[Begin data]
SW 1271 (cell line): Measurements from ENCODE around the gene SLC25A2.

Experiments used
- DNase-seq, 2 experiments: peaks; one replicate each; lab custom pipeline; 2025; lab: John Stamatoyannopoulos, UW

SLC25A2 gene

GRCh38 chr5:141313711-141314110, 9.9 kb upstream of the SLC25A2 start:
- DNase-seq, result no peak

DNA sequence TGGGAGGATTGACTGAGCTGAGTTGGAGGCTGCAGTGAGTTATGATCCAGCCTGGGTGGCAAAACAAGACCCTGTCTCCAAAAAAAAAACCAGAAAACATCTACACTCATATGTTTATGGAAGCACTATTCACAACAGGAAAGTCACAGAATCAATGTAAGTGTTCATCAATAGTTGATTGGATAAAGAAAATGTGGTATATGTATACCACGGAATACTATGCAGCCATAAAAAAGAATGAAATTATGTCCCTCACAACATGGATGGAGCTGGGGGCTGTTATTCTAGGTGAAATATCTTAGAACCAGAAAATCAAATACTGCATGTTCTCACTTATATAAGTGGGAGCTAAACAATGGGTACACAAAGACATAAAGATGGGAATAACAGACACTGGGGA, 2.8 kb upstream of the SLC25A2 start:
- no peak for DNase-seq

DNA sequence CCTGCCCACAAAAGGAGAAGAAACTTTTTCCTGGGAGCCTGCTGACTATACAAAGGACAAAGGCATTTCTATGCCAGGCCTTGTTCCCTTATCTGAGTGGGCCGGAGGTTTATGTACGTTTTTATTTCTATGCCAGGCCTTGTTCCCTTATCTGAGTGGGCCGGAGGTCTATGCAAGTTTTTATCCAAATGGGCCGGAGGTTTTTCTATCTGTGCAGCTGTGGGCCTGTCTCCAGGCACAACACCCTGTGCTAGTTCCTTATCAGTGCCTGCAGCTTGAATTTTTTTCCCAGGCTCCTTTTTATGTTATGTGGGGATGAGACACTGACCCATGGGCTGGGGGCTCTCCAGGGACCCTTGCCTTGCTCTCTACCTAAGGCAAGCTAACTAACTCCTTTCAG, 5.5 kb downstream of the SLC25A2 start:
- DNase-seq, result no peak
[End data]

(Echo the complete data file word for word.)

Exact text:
SW 1271 (cell line): Measurements from ENCODE around the gene SLC25A2.

Experiments used
- DNase-seq, 2 experiments: peaks; one replicate each; lab custom pipeline; 2025; lab: John Stamatoyannopoulos, UW

SLC25A2 gene

GRCh38 chr5:141313711-141314110, 9.9 kb upstream of the SLC25A2 start:
- DNase-seq, result no peak

DNA sequence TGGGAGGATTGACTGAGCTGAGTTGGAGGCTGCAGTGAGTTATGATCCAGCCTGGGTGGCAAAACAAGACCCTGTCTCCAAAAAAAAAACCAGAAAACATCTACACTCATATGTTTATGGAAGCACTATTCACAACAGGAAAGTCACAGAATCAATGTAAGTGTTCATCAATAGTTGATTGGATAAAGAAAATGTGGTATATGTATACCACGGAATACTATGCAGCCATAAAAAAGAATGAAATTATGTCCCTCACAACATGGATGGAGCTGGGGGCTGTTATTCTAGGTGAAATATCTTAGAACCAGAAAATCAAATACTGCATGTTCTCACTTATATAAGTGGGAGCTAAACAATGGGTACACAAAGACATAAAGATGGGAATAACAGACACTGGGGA, 2.8 kb upstream of the SLC25A2 start:
- no peak for DNase-seq

DNA sequence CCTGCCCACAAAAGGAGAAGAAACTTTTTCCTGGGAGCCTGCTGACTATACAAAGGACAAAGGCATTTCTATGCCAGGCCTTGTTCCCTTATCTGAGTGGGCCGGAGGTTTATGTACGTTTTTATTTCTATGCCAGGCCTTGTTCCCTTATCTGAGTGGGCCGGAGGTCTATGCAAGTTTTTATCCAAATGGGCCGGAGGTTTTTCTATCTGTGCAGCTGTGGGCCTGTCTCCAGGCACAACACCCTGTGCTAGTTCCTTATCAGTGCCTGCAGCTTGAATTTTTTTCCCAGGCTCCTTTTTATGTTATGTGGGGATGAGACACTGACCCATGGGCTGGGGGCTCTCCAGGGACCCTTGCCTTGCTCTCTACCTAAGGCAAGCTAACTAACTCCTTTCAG, 5.5 kb downstream of the SLC25A2 start:
- DNase-seq, result no peak